Chickens lay most of their eggs in their nests, but some end up in the hay. Egg collection is therefore both necessary and time-consuming. In response to this need, Wageningen researchers in the Netherlands have developed an autonomous robot that can move through the poultry house freely.
The aim of the robot, named the PoultryBot, is to identify and collect missing eggs, thereby saving poultry farmers thousands of euros per year. It is also equipped with a device that can measure the poultry house climate or look after sick animals. World Poultry spoke with Bastiaan Vroegindeweij, the PhD candidate involved in the project to learn more.
Bastiaan Vroegindeweij: Current measures to deal with issues such as misplaced eggs all rely on manual labour and control. It is a physically and time demanding job, so there is a need to ease and improve this collection. During the Field Robot Event of 2007, the idea of collecting floor eggs (outer-nest eggs on the litter) with help of a robot emerged. I have since been involved in this project, and co-ordinated most of the development work. This includes searching for appropriate methods and technologies, testing them for use in poultry house conditions and integrating them into the proof-of-concept.
The problem of floor eggs is dependent on the housing system used. When using cage housing, it is not an issue as a result of system design. However, when switching to/using loose housing systems for egg-laying poultry (laying hens, breeders, ducks, quails, etc), this problem will immediately occur, as result of mismatch between the offered laying nests and the expectations/desires of the hens. Thus, all poultry houses with loose-housed hens (both in NL, EU and worldwide) suffer from the floor egg problem. In properly managed flocks of laying hens, the amount of floor eggs can be reduced to less than 0.5% of daily production. In an average-sized flock under Dutch conditions, of about 30.00 animals, this still requires about 1 hour of labour/day for collecting these eggs. However, in other cases (with laying hens, but also with specific types of breeder flocks), it can reach levels of 5-10% of daily production, which then also gives an increased workload. Furthermore, one of the major contributions to a low floor egg percentage is their frequent collection.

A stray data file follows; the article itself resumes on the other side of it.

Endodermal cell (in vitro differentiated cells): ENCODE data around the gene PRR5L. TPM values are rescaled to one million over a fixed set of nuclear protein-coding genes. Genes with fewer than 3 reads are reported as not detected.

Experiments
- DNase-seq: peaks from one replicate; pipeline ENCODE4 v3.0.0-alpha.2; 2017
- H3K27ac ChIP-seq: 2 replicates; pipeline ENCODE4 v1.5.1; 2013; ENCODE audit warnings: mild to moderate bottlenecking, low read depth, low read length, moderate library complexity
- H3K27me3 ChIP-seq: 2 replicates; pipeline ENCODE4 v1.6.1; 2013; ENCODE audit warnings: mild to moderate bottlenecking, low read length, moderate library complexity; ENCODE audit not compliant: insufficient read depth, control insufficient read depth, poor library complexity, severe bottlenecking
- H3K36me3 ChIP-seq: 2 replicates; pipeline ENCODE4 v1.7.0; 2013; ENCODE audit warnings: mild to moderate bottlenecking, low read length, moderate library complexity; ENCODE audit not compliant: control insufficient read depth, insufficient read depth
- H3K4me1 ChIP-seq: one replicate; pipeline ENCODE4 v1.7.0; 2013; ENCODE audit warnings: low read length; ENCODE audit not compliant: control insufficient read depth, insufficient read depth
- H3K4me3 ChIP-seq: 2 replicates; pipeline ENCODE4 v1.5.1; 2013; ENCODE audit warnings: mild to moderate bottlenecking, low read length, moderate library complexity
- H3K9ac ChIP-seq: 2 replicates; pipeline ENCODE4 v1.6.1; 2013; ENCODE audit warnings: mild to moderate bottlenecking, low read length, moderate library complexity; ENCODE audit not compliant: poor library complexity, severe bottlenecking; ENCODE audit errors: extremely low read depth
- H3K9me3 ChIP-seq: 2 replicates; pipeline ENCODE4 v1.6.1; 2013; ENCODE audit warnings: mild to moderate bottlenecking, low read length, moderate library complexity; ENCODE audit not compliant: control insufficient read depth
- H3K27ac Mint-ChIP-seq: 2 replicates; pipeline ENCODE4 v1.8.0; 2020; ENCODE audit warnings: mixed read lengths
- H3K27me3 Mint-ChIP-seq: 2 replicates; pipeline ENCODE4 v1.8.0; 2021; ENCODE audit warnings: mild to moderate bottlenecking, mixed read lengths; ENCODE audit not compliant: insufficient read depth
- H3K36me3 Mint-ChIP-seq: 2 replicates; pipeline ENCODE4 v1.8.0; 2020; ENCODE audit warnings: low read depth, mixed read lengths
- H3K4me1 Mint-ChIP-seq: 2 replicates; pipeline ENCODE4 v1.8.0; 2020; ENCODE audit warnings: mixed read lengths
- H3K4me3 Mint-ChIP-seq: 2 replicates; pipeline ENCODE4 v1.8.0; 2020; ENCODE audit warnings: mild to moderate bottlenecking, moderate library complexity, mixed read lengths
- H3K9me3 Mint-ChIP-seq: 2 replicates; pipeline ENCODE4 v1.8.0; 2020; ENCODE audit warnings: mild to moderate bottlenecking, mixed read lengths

Taking into account this knowledge, the current development makes immediate sense for North-West Europe, where as a result of the EU-wide ban on traditional cages, a large part of the laying hens are housed in loose housing systems. However, as we expect (and see) that this way of housing of poultry is spreading, we see wider opportunities. For example, furnished cages, which is the major alternative for the traditional cage in southern Europe, might be banned in future as well. Also, we see more and more of the alternative (barn-type) housing spreading to other parts of the world, like the US and Australia, but also China and Brazil. In some places cheap labour might be present to perform the job of floor egg collection, but this might not always be the case. Furthermore, the quality of this labour might also be a reason to opt for automation, if available.
|Bastiaan Vroegindeweij, PhD candidate, Wageningen UR: “PoultryBot will become an important asset to poultry farmers. It will take over hard manual labour and act as an extra set of eyes and ears with a continuous presence among the animals.”|
In addition, if you have such a floor egg collection device operating inside your poultry house, it is relatively easy to equip it with more sensors, to act as additional eyes and ears for the farmer, to provide him with continuous and local information about the condition (both health and welfare) of his flock. In this regard, the current development is not only beneficial for layers, but also broiler farmers have some clear benefits from what we are developing.
We use a path planner to search the house, in such a way that the change of finding floor eggs is maximised. This path planner provides waypoints to the robot, which then drives from waypoint to waypoint. At the same time, a special camera is used to detect the eggs. If an egg is found, its position is stored (the robot is continuously aware of its position in the house), and an action is planned to collect the egg. Using our special collection mechanism (a bended helical spring), it is sufficient to stop in front of the egg, lower the mechanism and push it over the egg. At that time, the egg will move into the device, and can be handled further by the robot.
What we have presented so far, is a proof-of-concept. This is sufficient to make clear that the idea and approach are valid and can work, but does not mean that we have a fully functional robot yet. The plan is to continue the development in the coming years, and we hope that in a few years’ time we have a fully functional prototype.
|The autonomous robot, currently in the proof-of-concept stage can move freely through the poultry house.|
Given the fact that collecting these floor eggs costs about 1 hour/day/per henhouse, at an hourly wage of €25, this amounts to about €10,000 per year. If the robot has a lifetime of 5 years, a quick estimate of its costs indicate that the price might be around €50,000. This does not yet include a reward for the extra freedom it offers to the farmer, or other things it can perform.
The work is all done within the Farm Technology Group of Wageningen University, with help of a large number of students and a few members of the staff. Partial funding for the PoultryBot project was provided by the Dutch Poultry sector, represented by Fonds Pluimveebelangen.